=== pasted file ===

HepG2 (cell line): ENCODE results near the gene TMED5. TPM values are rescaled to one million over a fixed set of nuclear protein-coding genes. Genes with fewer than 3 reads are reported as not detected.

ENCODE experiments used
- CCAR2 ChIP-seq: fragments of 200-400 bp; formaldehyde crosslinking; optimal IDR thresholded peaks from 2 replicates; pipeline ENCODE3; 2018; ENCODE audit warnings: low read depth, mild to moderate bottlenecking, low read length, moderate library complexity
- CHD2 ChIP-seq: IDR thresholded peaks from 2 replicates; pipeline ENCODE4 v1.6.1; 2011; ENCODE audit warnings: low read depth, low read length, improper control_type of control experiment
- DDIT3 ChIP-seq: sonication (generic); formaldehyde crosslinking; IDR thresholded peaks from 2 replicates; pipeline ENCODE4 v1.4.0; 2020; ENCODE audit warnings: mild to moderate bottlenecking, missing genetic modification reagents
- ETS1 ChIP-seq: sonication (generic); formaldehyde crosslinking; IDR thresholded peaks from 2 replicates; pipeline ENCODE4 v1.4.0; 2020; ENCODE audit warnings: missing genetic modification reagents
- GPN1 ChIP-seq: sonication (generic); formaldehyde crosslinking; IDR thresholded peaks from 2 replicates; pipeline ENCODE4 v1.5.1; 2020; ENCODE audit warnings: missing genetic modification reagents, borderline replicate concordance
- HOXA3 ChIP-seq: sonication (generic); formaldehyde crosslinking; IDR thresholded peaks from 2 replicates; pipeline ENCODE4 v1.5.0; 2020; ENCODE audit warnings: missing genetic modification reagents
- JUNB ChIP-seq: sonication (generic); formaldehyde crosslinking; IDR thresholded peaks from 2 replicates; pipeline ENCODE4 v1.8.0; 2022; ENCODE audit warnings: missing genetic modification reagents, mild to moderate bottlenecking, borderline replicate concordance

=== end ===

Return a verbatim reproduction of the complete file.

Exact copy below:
HepG2 (cell line): ENCODE results near the gene TMED5. TPM values are rescaled to one million over a fixed set of nuclear protein-coding genes. Genes with fewer than 3 reads are reported as not detected.

ENCODE experiments used
- CCAR2 ChIP-seq: fragments of 200-400 bp; formaldehyde crosslinking; optimal IDR thresholded peaks from 2 replicates; pipeline ENCODE3; 2018; ENCODE audit warnings: low read depth, mild to moderate bottlenecking, low read length, moderate library complexity
- CHD2 ChIP-seq: IDR thresholded peaks from 2 replicates; pipeline ENCODE4 v1.6.1; 2011; ENCODE audit warnings: low read depth, low read length, improper control_type of control experiment
- DDIT3 ChIP-seq: sonication (generic); formaldehyde crosslinking; IDR thresholded peaks from 2 replicates; pipeline ENCODE4 v1.4.0; 2020; ENCODE audit warnings: mild to moderate bottlenecking, missing genetic modification reagents
- ETS1 ChIP-seq: sonication (generic); formaldehyde crosslinking; IDR thresholded peaks from 2 replicates; pipeline ENCODE4 v1.4.0; 2020; ENCODE audit warnings: missing genetic modification reagents
- GPN1 ChIP-seq: sonication (generic); formaldehyde crosslinking; IDR thresholded peaks from 2 replicates; pipeline ENCODE4 v1.5.1; 2020; ENCODE audit warnings: missing genetic modification reagents, borderline replicate concordance
- HOXA3 ChIP-seq: sonication (generic); formaldehyde crosslinking; IDR thresholded peaks from 2 replicates; pipeline ENCODE4 v1.5.0; 2020; ENCODE audit warnings: missing genetic modification reagents
- JUNB ChIP-seq: sonication (generic); formaldehyde crosslinking; IDR thresholded peaks from 2 replicates; pipeline ENCODE4 v1.8.0; 2022; ENCODE audit warnings: missing genetic modification reagents, mild to moderate bottlenecking, borderline replicate concordance